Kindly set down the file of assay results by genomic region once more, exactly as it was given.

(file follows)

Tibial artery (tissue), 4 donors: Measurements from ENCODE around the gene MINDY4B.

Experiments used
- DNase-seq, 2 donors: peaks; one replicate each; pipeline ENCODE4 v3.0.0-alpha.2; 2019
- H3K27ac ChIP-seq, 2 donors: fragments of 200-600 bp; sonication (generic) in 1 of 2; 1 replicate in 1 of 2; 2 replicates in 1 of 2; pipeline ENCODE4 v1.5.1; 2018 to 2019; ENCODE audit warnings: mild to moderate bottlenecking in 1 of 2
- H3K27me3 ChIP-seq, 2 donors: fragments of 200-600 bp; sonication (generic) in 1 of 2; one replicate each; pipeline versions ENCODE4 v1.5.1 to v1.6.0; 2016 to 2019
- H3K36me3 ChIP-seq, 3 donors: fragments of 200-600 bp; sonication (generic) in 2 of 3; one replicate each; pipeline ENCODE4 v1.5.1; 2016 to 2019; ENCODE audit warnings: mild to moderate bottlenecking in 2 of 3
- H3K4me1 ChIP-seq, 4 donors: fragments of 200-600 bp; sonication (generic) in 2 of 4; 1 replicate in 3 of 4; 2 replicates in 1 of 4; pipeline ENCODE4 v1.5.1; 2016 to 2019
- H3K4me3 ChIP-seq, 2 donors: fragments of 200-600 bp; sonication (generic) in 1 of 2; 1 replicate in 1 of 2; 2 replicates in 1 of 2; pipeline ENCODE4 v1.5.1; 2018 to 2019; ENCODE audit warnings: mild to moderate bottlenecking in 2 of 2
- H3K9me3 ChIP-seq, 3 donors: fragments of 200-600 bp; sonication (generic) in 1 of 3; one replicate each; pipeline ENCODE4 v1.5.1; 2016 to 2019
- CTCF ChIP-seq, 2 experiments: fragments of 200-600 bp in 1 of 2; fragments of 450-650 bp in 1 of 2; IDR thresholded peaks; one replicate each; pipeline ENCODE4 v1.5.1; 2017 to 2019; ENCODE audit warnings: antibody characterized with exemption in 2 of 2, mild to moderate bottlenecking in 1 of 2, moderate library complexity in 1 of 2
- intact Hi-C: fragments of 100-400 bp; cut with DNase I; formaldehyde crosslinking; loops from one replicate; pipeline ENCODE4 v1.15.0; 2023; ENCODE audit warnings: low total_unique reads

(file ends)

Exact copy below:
Tibial artery (tissue), 4 donors: Measurements from ENCODE around the gene MINDY4B.

Experiments used
- DNase-seq, 2 donors: peaks; one replicate each; pipeline ENCODE4 v3.0.0-alpha.2; 2019
- H3K27ac ChIP-seq, 2 donors: fragments of 200-600 bp; sonication (generic) in 1 of 2; 1 replicate in 1 of 2; 2 replicates in 1 of 2; pipeline ENCODE4 v1.5.1; 2018 to 2019; ENCODE audit warnings: mild to moderate bottlenecking in 1 of 2
- H3K27me3 ChIP-seq, 2 donors: fragments of 200-600 bp; sonication (generic) in 1 of 2; one replicate each; pipeline versions ENCODE4 v1.5.1 to v1.6.0; 2016 to 2019
- H3K36me3 ChIP-seq, 3 donors: fragments of 200-600 bp; sonication (generic) in 2 of 3; one replicate each; pipeline ENCODE4 v1.5.1; 2016 to 2019; ENCODE audit warnings: mild to moderate bottlenecking in 2 of 3
- H3K4me1 ChIP-seq, 4 donors: fragments of 200-600 bp; sonication (generic) in 2 of 4; 1 replicate in 3 of 4; 2 replicates in 1 of 4; pipeline ENCODE4 v1.5.1; 2016 to 2019
- H3K4me3 ChIP-seq, 2 donors: fragments of 200-600 bp; sonication (generic) in 1 of 2; 1 replicate in 1 of 2; 2 replicates in 1 of 2; pipeline ENCODE4 v1.5.1; 2018 to 2019; ENCODE audit warnings: mild to moderate bottlenecking in 2 of 2
- H3K9me3 ChIP-seq, 3 donors: fragments of 200-600 bp; sonication (generic) in 1 of 3; one replicate each; pipeline ENCODE4 v1.5.1; 2016 to 2019
- CTCF ChIP-seq, 2 experiments: fragments of 200-600 bp in 1 of 2; fragments of 450-650 bp in 1 of 2; IDR thresholded peaks; one replicate each; pipeline ENCODE4 v1.5.1; 2017 to 2019; ENCODE audit warnings: antibody characterized with exemption in 2 of 2, mild to moderate bottlenecking in 1 of 2, moderate library complexity in 1 of 2
- intact Hi-C: fragments of 100-400 bp; cut with DNase I; formaldehyde crosslinking; loops from one replicate; pipeline ENCODE4 v1.15.0; 2023; ENCODE audit warnings: low total_unique reads